```
___ & ___
___ | ___
```

View Interactive VersionThe *AND* operator `&`

is a used for checking whether multiple statements are `TRUE`

at the same time. Using a simple example, we could check whether 3 is greater than 1 and at the same time if 4 is smaller than 2:

Input

3 > 1 & 4 < 2

Output

[1] FALSE

3 is in fact greater than 1, but 4 is not smaller than 2. Since one of the statements is `FALSE`

, the output of this joined evaluation is also `FALSE`

.

The *OR* operator `|`

checks only, whether any of the statements is `TRUE`

.

Input

3 > 1 | 4 < 2

Output

[1] TRUE

In an *OR* statement, not all elements have to be `TRUE`

. Since 3 is greater than 1, the output of this evaluation is `TRUE`

as well.

The `!`

operator is used for the negation of logical values, which means it turns `TRUE`

values to `FALSE`

and `FALSE`

values to `TRUE`

. If we have a statement resulting in a logical `TRUE`

or `FALSE`

value, we can negate the result by applying the `!`

operator on it. In the following example we check whether 3 is greater than 2 and then negate the result of this comparison:

Input

!3 > 2

Output

[1] FALSE

Logical operators, just like arithmetic and relational operators, can be used on longer vectors as well. In the following example we use three different vectors `a`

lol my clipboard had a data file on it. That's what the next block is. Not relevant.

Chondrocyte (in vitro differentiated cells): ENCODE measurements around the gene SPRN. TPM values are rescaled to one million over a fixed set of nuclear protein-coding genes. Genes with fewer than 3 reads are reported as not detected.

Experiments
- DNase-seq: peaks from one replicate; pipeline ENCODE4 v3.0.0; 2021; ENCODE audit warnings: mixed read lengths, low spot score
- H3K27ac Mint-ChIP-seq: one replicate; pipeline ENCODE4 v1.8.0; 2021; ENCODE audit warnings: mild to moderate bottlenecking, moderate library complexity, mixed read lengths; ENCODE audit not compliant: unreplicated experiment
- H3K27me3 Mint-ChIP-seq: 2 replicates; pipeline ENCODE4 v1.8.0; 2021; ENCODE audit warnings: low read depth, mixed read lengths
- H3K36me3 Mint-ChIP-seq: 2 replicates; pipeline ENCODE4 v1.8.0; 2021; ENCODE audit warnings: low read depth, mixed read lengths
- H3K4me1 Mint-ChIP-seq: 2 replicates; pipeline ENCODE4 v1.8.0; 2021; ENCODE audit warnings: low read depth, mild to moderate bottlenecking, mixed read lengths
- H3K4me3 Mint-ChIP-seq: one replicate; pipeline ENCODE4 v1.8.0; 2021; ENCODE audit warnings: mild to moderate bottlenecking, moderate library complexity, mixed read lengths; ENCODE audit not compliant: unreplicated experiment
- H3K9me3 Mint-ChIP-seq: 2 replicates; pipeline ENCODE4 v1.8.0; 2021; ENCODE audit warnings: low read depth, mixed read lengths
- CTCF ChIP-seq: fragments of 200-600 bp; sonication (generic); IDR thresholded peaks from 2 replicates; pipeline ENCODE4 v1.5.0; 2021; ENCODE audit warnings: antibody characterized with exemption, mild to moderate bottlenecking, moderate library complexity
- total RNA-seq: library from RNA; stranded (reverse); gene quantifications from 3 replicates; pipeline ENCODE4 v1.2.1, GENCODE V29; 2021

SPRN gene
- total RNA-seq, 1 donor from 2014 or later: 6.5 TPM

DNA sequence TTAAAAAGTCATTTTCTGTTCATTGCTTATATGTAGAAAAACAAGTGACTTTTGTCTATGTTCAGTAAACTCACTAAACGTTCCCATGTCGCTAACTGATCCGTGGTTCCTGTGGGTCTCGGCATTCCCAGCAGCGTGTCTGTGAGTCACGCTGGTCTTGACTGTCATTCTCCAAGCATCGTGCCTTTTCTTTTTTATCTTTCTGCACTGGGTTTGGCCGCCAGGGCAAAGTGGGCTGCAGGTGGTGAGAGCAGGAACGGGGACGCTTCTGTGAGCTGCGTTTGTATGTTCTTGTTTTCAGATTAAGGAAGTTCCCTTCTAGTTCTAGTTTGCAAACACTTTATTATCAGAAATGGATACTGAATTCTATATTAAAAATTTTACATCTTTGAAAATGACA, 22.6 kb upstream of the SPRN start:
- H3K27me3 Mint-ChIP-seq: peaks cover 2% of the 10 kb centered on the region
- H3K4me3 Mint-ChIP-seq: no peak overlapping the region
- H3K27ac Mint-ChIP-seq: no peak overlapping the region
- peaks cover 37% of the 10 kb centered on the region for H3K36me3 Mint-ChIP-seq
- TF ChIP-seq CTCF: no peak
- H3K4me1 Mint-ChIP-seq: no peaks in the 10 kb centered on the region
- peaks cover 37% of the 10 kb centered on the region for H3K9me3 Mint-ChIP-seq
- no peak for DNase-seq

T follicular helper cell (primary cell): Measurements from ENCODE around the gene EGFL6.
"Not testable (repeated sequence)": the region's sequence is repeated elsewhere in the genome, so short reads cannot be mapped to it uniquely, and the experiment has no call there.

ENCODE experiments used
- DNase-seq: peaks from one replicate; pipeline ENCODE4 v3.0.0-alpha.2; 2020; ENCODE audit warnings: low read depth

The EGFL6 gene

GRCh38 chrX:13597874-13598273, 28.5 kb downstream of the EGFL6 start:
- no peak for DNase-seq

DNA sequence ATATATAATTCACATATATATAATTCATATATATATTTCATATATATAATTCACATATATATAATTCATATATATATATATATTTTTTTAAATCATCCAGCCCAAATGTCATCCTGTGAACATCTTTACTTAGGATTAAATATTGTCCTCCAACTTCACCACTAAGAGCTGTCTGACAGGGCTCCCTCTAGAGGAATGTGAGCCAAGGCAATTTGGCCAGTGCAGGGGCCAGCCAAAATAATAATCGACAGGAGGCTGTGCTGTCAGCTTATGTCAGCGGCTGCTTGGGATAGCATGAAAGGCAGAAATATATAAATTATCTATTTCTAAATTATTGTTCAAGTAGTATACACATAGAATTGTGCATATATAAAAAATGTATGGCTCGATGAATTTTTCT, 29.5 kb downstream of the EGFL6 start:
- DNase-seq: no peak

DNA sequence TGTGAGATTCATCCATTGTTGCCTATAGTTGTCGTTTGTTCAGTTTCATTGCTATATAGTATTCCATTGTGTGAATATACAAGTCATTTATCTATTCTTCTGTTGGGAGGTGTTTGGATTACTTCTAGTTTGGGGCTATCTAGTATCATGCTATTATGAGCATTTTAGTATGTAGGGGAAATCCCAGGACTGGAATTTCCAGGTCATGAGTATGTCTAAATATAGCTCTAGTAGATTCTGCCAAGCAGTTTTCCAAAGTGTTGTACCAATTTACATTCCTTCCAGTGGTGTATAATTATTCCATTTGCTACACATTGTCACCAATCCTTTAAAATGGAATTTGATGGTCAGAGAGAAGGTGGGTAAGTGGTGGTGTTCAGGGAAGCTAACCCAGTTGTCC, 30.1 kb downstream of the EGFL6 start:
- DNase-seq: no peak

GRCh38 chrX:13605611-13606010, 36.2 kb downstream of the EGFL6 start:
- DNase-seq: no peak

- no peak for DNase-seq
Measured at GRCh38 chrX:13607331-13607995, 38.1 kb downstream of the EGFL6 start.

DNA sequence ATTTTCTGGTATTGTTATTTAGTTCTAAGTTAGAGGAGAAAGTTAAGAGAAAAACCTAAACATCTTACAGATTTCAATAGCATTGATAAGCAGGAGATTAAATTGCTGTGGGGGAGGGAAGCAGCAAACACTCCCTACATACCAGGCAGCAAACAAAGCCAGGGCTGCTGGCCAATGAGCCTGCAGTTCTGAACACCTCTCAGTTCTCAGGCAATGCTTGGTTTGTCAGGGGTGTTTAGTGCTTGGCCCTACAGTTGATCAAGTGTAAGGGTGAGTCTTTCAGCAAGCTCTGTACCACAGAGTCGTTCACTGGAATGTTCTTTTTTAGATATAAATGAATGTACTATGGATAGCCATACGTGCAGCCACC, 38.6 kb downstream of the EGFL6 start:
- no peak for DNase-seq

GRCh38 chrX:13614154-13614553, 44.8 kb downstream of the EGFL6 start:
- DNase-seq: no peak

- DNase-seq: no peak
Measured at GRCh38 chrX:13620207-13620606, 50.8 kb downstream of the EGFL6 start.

, `b`

and `c`

and try to evaluate multiple relations in combination.

Input

a <- c(1, 21, 3, 4) b <- c(4, 2, 5, 3) c <- c(3, 23, 5, 3) a>b & b<c

Output

[1] FALSE TRUE FALSE FALSE

First, both relational comparisons `a>b`

and `b<c`

are evaluated and result in two logical vectors. Therefore, we essentially compare the following two vectors:

Input

c(FALSE, TRUE, FALSE, TRUE) & c(FALSE, TRUE, FALSE, FALSE)

Output

[1] FALSE TRUE FALSE FALSE

The `&`

operator checks whether both values at the same position in the vectors are `TRUE`

. If any value of the pairs is `FALSE`

, the combination is `FALSE`

as well.

The `|`

operator checks whether any of the values at the same position in the vectors is `TRUE`

.

Input

c(FALSE, TRUE, FALSE, TRUE) | c(FALSE, TRUE, FALSE, FALSE)

Output

[1] FALSE TRUE FALSE TRUE